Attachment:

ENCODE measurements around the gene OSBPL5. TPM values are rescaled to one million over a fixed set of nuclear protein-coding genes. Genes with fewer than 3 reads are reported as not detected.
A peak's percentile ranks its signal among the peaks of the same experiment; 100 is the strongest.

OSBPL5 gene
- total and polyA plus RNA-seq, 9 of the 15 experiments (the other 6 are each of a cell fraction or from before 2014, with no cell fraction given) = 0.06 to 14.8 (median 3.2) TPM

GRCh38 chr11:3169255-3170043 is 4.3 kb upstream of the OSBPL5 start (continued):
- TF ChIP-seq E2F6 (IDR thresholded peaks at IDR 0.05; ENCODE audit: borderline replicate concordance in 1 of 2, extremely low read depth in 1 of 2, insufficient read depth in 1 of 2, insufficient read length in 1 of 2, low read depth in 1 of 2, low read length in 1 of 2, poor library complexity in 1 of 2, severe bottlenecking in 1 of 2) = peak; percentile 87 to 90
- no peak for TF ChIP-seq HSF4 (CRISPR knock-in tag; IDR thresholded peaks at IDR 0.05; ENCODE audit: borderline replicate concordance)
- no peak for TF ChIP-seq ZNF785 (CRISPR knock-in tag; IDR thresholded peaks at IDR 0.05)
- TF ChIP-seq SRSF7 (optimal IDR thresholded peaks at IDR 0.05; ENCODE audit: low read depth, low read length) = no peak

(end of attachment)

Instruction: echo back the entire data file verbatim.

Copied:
ENCODE measurements around the gene OSBPL5. TPM values are rescaled to one million over a fixed set of nuclear protein-coding genes. Genes with fewer than 3 reads are reported as not detected.
A peak's percentile ranks its signal among the peaks of the same experiment; 100 is the strongest.

OSBPL5 gene
- total and polyA plus RNA-seq, 9 of the 15 experiments (the other 6 are each of a cell fraction or from before 2014, with no cell fraction given) = 0.06 to 14.8 (median 3.2) TPM

GRCh38 chr11:3169255-3170043 is 4.3 kb upstream of the OSBPL5 start (continued):
- TF ChIP-seq E2F6 (IDR thresholded peaks at IDR 0.05; ENCODE audit: borderline replicate concordance in 1 of 2, extremely low read depth in 1 of 2, insufficient read depth in 1 of 2, insufficient read length in 1 of 2, low read depth in 1 of 2, low read length in 1 of 2, poor library complexity in 1 of 2, severe bottlenecking in 1 of 2) = peak; percentile 87 to 90
- no peak for TF ChIP-seq HSF4 (CRISPR knock-in tag; IDR thresholded peaks at IDR 0.05; ENCODE audit: borderline replicate concordance)
- no peak for TF ChIP-seq ZNF785 (CRISPR knock-in tag; IDR thresholded peaks at IDR 0.05)
- TF ChIP-seq SRSF7 (optimal IDR thresholded peaks at IDR 0.05; ENCODE audit: low read depth, low read length) = no peak